NOBELPRIZE.ORGJohn Gurdon of the Gurdon Institute in Cambridge and Shinya Yamanaka of Kyoto University in Japan took home this year’s Nobel Prize for Physiology or Medicine for their discoveries of different ways in which the cells of an adult organism can return to an embryonic-like state. Gurdon became widely known as the “the godfather of cloning” after he published a landmark study in 1962 demonstrating that the nucleus of an adult frog cell could be transplanted into a frog egg whose nucleus had been removed to generate a viable, cloned tadpole. Yamanaka made a name for himself in 2006, when he discovered four genes that are capable of reprogramming an adult mouse cell into what are now known as induced pluripotent stem (iPS) cells.
“Gurdon and Yamanaka fundamentally changed the way we all think about the specialized state of cells,” George Daley, director of the Stem Cell Transplantation Program at the Harvard Medical School, wrote in an email to The Scientist. “Collectively they taught us that the identity of a cell can be re-engineered—that an adult cell can be reverted to its embryonic state. This paradigm-shifting concept has opened up whole new avenues of research.”
This year’s Nobel Prize for Chemistry went to Robert Lefkowitz of Duke University and Brian K. Kobilka of Stanford for their work on the structure and function of cell surface receptors known as G-protein-coupled receptors (GPCR). “They have helped us to develop deeper insights in to the mechanisms of cell reactions and the molecular structures behind them—insights that help us to understand the beautiful complexity of the chemical world inside us,” Bassam Shakhashiri, president of the American Chemical Society, told The Scientist. “Their contributions are extremely useful. Every day thousands of chemists use the results of their research in developing new pharmaceuticals for use in society.”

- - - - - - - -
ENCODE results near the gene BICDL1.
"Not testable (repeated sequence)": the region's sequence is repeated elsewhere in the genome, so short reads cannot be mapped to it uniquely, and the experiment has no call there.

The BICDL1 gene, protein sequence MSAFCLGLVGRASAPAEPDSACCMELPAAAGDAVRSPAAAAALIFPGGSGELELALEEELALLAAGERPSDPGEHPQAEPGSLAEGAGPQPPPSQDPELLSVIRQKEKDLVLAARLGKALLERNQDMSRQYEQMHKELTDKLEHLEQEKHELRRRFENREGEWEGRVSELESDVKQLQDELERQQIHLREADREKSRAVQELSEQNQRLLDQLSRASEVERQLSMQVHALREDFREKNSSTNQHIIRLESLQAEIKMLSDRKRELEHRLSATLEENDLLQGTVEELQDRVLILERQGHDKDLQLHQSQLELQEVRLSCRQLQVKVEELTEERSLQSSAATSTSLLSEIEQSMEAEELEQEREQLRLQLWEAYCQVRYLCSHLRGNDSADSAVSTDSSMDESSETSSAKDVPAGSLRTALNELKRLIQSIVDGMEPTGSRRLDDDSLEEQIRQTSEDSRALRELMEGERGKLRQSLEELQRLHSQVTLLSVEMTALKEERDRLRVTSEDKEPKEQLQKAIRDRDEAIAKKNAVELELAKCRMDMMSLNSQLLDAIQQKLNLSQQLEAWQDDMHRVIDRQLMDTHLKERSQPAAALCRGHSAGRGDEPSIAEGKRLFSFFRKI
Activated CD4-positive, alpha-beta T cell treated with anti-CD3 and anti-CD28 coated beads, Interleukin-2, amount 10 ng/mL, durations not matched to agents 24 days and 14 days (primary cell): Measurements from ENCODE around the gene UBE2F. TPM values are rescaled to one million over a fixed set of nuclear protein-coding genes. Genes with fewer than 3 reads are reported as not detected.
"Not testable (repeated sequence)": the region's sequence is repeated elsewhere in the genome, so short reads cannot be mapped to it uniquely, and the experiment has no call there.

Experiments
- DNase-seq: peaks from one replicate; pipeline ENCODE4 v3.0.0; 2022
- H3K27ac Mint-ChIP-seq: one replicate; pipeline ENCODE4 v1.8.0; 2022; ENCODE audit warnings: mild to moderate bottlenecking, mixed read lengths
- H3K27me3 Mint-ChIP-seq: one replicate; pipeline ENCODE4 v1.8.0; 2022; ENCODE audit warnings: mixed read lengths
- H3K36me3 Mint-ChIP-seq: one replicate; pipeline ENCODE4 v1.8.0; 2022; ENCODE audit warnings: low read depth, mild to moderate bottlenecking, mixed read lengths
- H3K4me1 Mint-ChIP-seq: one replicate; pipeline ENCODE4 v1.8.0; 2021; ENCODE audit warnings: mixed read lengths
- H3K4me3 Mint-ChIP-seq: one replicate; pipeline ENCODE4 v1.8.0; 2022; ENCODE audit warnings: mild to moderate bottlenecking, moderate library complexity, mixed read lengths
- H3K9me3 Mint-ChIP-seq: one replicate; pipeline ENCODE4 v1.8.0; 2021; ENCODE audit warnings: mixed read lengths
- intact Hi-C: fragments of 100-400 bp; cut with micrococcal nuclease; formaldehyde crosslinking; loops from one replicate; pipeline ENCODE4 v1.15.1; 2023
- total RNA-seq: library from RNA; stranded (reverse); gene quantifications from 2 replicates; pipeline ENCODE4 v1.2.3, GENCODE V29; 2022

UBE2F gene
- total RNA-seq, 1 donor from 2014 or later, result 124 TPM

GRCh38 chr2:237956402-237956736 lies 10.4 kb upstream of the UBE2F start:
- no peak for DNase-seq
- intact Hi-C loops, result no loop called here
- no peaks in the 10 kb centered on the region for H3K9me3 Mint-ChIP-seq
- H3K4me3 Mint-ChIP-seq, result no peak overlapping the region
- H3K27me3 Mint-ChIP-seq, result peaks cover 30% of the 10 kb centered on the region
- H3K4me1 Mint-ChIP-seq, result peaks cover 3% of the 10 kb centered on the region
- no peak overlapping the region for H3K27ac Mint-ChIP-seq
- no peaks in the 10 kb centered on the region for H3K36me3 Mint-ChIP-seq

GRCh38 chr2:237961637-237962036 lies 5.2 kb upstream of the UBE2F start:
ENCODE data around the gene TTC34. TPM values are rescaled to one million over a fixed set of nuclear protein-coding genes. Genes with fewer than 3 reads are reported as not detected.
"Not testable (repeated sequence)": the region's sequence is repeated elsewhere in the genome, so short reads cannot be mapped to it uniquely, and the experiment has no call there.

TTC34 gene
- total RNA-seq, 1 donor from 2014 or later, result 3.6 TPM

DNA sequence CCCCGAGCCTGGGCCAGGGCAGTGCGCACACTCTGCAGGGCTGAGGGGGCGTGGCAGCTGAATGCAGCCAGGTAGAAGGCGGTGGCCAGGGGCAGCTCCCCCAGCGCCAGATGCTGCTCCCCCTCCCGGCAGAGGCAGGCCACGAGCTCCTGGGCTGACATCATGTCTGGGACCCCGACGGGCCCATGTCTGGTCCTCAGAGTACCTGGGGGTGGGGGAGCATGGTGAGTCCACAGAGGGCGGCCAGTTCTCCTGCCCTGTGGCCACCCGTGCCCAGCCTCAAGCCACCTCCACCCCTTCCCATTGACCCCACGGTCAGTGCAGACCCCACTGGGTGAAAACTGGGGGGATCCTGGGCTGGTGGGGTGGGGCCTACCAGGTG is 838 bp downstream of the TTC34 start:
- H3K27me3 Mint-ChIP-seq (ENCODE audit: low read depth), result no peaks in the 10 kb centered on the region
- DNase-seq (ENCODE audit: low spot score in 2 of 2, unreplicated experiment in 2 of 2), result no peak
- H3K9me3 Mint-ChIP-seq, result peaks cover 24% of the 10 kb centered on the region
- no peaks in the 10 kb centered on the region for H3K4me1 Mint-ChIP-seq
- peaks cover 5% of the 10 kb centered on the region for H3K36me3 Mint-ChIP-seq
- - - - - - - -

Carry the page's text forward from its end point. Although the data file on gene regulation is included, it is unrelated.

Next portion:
LASKER FOUNDATIONThree life science Lasker Awards were announced this September. Work on cytoskeletal motor proteins was recognized by this year’s basic medical research award, which was shared by Michael Sheetz of Columbia University, James Spudich of Stanford University, and Ronald Vale of the University of California, San Francisco. These proteins are involved in transporting cargo, contracting muscles, and enabling cell movement. The three researchers “established ways to study molecular motors in detail,” according to the Lasker announcement. “[Their] landmark achievements . . . are driving drug-discovery efforts aimed at cardiac problems as well as cancer.”
A second Lasker Award, in the category of clinical medical research, was given to Thomas Starzl of the University of Pittsburgh and Roy Calne, an emeritus professor at Cambridge University, for the development of liver transplantation. Such a procedure, once “deemed an impossible dream,” according to the Lasker announcement, is now a mainstay in the clinic, thanks to Starzl and Calne, who showed that transplanted livers were functional, and that steps could be taken to avoid organ rejection.
Finally, Donald Brown of the Carnegie Institution for Science in Baltimore and Tom Maniatis of Columbia University took this year’s Lasker for special achievement in medical science for “exceptional leadership and citizenship in biomedical science,” according to the announcement.
INAMORI FOUNDATIONAnd last but not least, molecular cell biologist Yoshinori Ohsumi of Tokyo Institute of Technology took home this year’s only life science-related Kyoto Prize for his work on autophagy, the adaptive process by which cell digests proteins and organelles in times of stress. His work has focused on autophagy in yeast, where Ohsumi “has made groundbreaking contributions toward elucidating of the molecular mechanisms of autophagy and its physiological significance.” (Read more about autophagy—and the longstanding mystery of where the autophagosome gets its double lipid bilayers—in The Scientist’s February feature, “The Enigmatic Membrane.”)